Creating Low-Carb Recipes
It's common to experience resistance from family members, or even your own taste buds, when making ingredient changes to your recipes. Remember when you made the switch from whole milk to skim? You probably thought you'd never get used to the flavor or the mouthfeel. However, you've most likely reached the point where you can't imagine downing a glass of whole milk! Substituting whole-wheat pasta and brown rice can take you down a similar path.
One of the best ways to overcome resistance is to make the switch gradually. Try mixing two-thirds white and one-third whole-wheat pasta, and do the same with rice. Over time, decrease the amount of white and increase the whole grain. Some pasta manufacturers have even begun marketing pasta made from half white flour and half whole-wheat flour, an excellent choice for those just starting to make the switch.
Take a look through some of your favorite recipes. We all have an old standby that's foolproof, quick to throw together, and requested often. Could any of these tried-and-true dishes use a healthy-carbohydrate makeover? What about new recipes you'd like to try? Here's how you can make those home-cooked favorites carb-friendly:
Breadcrumbs or Crushed Cereal Toppings and Fillers
Recipes that call for breadcrumbs and/or crushed cereal use them in a couple of ways. They're either sprinkled on top to add a crunchy texture or mixed into the main recipe to add bulk or holding/forming power. If you purchase ready-made breadcrumbs, it may be difficult to find anything other than white bread as the base. Whether the recipe calls for a small sprinkling or a larger measured amount, whole-grain crumbs are a better choice since they contain some fiber and additional nutrients.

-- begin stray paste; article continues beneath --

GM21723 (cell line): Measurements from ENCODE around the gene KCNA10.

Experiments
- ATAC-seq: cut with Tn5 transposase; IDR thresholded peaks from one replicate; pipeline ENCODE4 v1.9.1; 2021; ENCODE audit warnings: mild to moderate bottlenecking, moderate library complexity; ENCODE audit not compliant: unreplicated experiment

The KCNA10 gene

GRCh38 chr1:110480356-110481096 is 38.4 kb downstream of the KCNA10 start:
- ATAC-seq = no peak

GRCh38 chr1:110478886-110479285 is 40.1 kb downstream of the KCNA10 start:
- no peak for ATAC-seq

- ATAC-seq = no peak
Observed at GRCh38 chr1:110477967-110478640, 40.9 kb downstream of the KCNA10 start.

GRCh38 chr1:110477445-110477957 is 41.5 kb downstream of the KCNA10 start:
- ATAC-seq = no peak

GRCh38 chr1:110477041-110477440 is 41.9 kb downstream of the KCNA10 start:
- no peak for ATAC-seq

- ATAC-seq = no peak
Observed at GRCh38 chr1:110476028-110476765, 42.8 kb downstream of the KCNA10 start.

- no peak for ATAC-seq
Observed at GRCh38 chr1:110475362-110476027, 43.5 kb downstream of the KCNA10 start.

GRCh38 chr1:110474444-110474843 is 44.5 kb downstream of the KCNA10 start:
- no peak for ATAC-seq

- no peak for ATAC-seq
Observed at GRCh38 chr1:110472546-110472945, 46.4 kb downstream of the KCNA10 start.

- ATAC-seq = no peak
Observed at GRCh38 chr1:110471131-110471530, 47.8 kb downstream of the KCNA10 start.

You can make your own by tossing the heels of whole-grain bread into the food processor (many people throw these out anyway). Give them a whirl and store in plastic freezer bags or containers for future use. When a recipe calls for breadcrumbs, you can add them directly from the freezer (no need to thaw) or mix in a variety of herbs and spices or other flavorings as dictated by the recipe.
If you're trying to reduce carbohydrate even further, try mixing chopped nuts and breadcrumbs. This works best for coating foods rather than as a filler. For cereal toppings, use a high-fiber (at least five grams of fiber per serving) cereal rather than a variety that contains only one gram or less. Unless you're preparing a dessert-type dish, be sure the cereal is unsweetened.
This may seem like an obvious place to make a healthy carb change, but it's easy to get into the habit of always doing things the same way because they've always been done that way. In fact, many people don't even consider substituting whole-grain pasta for white-flour pasta just because they never have. But it only requires a bit of forethought. It's easier than ever to find whole-wheat pasta in a wide variety of shapes.
Whatever the pasta dish, from macaroni and cheese to linguini and clam sauce, there's no need to ban it from your dinner table; just use whole-wheat pasta in place of the white. Regardless of the type of pasta you use, refrain from eating excessive portion sizes. Serve pasta in smaller, salad-size bowls, and round out the meal with extra vegetables and a salad.